This is not surprising: Poland enjoys far lower European shipping costs, tariff-free entry into EU countries and better market access under EU trade laws. Britain, France, Germany, Netherlands and Slovakia are among the top European export destinations for Polish poultry meat.
 
Despite its large share of the EU market, nowhere did Polish poultry meat exports expand more rapidly than in Africa. According to EU statistics, Polish poultry exports to Africa jumped 327% in seven years, from 18,990 tonnes in 2010 to 81,030 tonnes in 2016. They are expected to exceed 100,000 tonnes this year. As a result, shipments to Africa rose from 21% in 2010 to 33% in 2017.
 
From 2010 through 2017, Poland's exports to EU countries grew by 15.5% annually while those to non-EU countries expanded by 18.5% a year. At 3.4% per annum, Poland's domestic poultry consumption grew -and continues to grow- faster than that of many developing Asian countries. Even so, it is obvious that the industry's development has been export-driven, and that this will be even more true in the future.
 
There is much ahead to keep the pace of export expansion moving. After a European bird flu outbreak got Poland's chicken banned from China in December 2016, it was recently allowed back into the country.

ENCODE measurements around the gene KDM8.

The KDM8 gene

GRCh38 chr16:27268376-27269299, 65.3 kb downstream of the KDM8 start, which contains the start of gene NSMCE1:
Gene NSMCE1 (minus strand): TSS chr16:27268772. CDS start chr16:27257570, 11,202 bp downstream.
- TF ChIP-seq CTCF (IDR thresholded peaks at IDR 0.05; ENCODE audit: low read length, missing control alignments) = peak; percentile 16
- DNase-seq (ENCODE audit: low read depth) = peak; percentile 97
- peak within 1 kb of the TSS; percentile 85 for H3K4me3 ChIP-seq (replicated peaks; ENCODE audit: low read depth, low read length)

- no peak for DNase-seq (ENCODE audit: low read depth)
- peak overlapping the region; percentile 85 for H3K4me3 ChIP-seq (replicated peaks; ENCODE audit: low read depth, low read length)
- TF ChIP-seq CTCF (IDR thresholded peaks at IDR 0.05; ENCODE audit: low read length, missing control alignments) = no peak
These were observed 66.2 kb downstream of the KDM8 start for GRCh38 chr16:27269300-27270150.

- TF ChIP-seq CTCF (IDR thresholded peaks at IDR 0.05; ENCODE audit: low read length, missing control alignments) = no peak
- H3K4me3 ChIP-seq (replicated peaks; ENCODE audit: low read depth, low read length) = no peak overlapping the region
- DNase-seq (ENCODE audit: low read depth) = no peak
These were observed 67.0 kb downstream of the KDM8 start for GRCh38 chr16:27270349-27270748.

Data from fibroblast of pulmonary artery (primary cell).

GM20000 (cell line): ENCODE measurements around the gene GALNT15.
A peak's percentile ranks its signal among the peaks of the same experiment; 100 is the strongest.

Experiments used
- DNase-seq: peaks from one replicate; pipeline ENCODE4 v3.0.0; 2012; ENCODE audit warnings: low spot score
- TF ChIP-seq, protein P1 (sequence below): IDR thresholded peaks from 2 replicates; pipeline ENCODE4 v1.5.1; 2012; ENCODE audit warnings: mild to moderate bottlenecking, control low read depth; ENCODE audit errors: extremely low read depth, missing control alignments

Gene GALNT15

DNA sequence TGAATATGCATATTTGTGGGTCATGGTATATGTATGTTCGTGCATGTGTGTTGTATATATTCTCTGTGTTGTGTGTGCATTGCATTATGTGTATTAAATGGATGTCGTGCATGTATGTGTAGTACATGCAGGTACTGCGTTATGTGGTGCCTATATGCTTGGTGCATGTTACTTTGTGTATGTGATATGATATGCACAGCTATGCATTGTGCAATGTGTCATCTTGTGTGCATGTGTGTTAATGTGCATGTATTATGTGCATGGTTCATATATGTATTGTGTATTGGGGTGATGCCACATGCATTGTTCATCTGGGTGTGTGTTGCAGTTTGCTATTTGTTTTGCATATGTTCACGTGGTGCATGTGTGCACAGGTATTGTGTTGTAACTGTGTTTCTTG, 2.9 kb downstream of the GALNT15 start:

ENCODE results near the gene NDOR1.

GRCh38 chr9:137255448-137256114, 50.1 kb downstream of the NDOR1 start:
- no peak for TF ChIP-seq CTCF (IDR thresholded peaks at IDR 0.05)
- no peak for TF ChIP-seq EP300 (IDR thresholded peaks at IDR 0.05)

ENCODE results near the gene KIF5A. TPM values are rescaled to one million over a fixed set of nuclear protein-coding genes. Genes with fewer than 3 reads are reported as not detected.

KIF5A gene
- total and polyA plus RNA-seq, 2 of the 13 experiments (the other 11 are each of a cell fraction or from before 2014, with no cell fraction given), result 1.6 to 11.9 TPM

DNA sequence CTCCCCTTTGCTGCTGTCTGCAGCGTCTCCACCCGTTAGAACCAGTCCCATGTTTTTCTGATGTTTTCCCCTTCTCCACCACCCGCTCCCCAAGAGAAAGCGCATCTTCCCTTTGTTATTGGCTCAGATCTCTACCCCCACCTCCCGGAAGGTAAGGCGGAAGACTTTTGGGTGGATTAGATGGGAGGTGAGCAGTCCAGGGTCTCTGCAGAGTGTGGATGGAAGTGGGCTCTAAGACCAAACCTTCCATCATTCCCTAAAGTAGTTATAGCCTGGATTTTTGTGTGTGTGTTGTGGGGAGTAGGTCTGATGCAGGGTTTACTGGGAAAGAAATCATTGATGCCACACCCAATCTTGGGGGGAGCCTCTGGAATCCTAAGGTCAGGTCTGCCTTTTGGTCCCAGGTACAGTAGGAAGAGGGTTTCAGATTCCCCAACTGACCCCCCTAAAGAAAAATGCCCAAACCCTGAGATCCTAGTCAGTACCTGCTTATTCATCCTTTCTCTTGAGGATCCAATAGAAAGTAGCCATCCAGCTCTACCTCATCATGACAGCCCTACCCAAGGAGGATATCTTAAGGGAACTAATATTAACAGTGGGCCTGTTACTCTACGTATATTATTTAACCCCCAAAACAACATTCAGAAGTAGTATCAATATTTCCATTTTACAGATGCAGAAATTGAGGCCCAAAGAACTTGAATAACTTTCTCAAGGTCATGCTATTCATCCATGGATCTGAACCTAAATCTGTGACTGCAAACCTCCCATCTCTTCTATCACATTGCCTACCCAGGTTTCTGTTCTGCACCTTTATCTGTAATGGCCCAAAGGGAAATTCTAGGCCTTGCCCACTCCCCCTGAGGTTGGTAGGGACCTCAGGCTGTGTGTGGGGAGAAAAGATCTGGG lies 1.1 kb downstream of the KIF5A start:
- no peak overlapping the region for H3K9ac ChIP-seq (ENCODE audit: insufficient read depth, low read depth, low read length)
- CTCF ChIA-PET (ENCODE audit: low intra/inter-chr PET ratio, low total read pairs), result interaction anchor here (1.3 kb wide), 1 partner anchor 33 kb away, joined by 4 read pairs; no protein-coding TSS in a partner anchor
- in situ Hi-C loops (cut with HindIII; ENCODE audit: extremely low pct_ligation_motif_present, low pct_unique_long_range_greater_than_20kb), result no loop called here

Prior to the ban, annual Polish chicken exports to China never exceeded 30,000 tonnes and had a market share of under 5%. Even so, it is thought that it could export far more chicken meat to China in the future.
 
With a reputation for higher quality meat than dominant supplier Brazil, Poland hopes to become a major supplier of chicken feet and other parts to China's market. Poland's National Poultry Council believes that China has potential to buy several hundred thousand tonnes of Polish chicken, with a value of approximately  €500 million (US$615 million) by 2021.
 
Similarly, in September, Polish poultry meat was allowed into Japan for the first time. It is also currently attempting to negotiate access to the US market. Moreover, to Thailand's great frustration, the EU is keeping its Thai poultry import quota constant to make room for rising Polish chicken production inside EU member markets.